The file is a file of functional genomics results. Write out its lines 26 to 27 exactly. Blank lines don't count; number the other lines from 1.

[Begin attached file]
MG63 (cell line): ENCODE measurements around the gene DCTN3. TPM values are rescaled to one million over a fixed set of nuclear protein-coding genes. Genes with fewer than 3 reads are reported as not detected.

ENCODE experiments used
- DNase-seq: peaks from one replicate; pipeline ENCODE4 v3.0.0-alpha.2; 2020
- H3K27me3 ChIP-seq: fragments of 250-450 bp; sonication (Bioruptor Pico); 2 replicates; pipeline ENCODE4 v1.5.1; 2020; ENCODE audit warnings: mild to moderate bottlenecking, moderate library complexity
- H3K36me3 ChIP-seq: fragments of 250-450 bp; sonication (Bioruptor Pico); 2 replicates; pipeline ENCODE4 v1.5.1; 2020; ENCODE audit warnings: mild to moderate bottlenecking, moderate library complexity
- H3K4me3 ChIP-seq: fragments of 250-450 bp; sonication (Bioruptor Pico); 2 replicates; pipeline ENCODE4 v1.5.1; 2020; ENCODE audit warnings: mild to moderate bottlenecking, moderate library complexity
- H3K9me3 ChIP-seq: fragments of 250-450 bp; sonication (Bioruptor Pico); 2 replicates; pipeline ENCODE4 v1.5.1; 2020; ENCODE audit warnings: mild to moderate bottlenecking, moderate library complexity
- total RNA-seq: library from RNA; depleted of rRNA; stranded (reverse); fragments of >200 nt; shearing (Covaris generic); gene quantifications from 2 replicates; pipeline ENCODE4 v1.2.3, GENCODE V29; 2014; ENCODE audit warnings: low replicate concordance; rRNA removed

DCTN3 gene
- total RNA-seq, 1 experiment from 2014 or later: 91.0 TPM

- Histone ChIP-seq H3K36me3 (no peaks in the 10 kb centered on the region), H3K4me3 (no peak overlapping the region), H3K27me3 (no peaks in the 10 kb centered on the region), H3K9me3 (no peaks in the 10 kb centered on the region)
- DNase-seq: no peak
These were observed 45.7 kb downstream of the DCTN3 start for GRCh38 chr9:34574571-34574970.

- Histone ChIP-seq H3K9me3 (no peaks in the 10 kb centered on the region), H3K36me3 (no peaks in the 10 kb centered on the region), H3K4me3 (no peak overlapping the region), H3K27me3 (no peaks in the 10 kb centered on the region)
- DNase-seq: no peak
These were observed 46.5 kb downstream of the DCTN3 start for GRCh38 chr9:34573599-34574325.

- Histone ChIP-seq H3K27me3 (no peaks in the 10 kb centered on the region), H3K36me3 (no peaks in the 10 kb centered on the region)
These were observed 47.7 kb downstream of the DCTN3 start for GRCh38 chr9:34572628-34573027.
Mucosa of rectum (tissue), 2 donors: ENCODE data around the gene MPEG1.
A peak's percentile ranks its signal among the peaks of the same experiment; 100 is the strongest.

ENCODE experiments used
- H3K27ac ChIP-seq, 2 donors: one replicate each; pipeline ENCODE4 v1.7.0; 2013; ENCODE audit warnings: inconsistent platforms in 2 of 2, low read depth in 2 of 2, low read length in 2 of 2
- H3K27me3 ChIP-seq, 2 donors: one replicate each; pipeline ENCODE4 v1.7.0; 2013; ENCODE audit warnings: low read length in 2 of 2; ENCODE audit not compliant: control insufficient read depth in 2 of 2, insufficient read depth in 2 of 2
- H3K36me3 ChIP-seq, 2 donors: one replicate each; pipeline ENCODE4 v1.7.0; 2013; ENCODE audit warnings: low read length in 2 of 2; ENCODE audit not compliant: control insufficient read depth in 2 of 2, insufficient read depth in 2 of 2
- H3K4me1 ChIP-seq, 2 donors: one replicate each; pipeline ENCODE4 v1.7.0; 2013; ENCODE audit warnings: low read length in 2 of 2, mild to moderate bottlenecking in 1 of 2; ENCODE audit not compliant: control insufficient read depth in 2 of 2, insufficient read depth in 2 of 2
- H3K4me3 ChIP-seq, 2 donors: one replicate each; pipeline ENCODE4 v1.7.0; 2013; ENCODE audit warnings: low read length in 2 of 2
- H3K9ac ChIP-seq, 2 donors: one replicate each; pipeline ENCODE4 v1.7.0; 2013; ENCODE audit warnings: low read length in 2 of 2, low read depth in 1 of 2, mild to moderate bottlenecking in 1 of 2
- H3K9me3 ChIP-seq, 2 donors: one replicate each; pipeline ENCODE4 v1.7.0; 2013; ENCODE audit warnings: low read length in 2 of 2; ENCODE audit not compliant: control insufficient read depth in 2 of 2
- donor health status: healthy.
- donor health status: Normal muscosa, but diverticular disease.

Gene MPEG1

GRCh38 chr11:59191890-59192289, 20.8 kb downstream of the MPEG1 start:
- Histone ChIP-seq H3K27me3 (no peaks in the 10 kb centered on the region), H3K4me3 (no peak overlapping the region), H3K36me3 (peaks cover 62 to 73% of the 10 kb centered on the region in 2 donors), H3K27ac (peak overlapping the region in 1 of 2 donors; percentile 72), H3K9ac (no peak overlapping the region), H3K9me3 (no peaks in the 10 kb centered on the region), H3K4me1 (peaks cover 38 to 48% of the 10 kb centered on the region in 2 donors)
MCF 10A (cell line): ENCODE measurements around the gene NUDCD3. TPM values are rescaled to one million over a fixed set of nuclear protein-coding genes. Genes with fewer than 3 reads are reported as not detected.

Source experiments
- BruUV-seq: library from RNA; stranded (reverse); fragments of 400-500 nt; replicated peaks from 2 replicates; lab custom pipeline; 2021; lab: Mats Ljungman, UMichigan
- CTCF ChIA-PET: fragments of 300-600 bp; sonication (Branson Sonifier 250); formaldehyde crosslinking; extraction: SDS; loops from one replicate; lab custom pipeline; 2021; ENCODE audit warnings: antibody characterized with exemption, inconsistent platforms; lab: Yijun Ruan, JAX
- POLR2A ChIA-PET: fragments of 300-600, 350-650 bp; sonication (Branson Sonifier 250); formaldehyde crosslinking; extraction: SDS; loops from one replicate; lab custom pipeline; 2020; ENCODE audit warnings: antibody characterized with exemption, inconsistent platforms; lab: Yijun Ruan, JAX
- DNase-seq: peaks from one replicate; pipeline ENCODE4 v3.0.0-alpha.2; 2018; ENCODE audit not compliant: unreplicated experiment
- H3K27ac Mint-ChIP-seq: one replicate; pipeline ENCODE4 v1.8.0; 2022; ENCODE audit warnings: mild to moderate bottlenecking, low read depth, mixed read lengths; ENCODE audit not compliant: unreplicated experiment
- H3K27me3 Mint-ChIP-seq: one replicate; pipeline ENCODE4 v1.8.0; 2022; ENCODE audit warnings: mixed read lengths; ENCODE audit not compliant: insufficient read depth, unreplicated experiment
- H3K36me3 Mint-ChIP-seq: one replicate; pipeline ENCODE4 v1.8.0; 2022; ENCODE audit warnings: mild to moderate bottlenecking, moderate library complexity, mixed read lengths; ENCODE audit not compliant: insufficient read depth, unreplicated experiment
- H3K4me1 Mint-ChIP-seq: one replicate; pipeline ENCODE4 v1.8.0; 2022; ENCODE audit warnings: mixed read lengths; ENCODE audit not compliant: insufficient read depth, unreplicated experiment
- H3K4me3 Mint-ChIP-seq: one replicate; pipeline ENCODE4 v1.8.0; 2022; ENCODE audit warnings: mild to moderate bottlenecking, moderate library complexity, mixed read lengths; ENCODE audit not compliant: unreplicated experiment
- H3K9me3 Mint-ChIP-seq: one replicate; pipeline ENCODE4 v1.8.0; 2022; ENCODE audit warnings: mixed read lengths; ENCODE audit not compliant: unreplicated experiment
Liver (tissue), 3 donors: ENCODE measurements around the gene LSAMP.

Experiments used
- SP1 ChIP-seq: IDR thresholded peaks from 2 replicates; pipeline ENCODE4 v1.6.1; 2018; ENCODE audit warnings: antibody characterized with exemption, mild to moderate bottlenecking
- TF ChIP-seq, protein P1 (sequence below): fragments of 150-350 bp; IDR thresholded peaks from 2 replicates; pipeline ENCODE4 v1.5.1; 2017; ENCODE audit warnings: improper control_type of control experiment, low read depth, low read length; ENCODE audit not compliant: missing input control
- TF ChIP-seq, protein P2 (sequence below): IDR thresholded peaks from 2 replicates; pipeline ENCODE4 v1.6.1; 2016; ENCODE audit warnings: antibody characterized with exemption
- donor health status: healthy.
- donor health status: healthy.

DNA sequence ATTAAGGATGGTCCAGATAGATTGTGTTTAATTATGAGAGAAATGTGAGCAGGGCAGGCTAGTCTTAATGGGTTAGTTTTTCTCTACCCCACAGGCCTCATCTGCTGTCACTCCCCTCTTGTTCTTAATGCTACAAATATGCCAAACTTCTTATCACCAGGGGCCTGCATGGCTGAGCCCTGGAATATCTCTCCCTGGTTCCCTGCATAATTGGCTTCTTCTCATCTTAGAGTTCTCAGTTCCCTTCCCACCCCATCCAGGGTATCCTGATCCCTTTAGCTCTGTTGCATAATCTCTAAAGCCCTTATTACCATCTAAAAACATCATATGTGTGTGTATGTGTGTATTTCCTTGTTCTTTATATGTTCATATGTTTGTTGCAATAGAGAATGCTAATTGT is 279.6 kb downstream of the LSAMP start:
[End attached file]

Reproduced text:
- H3K4me3 ChIP-seq, 2 donors: one replicate each; pipeline ENCODE4 v1.7.0; 2013; ENCODE audit warnings: low read length in 2 of 2
- H3K9ac ChIP-seq, 2 donors: one replicate each; pipeline ENCODE4 v1.7.0; 2013; ENCODE audit warnings: low read length in 2 of 2, low read depth in 1 of 2, mild to moderate bottlenecking in 1 of 2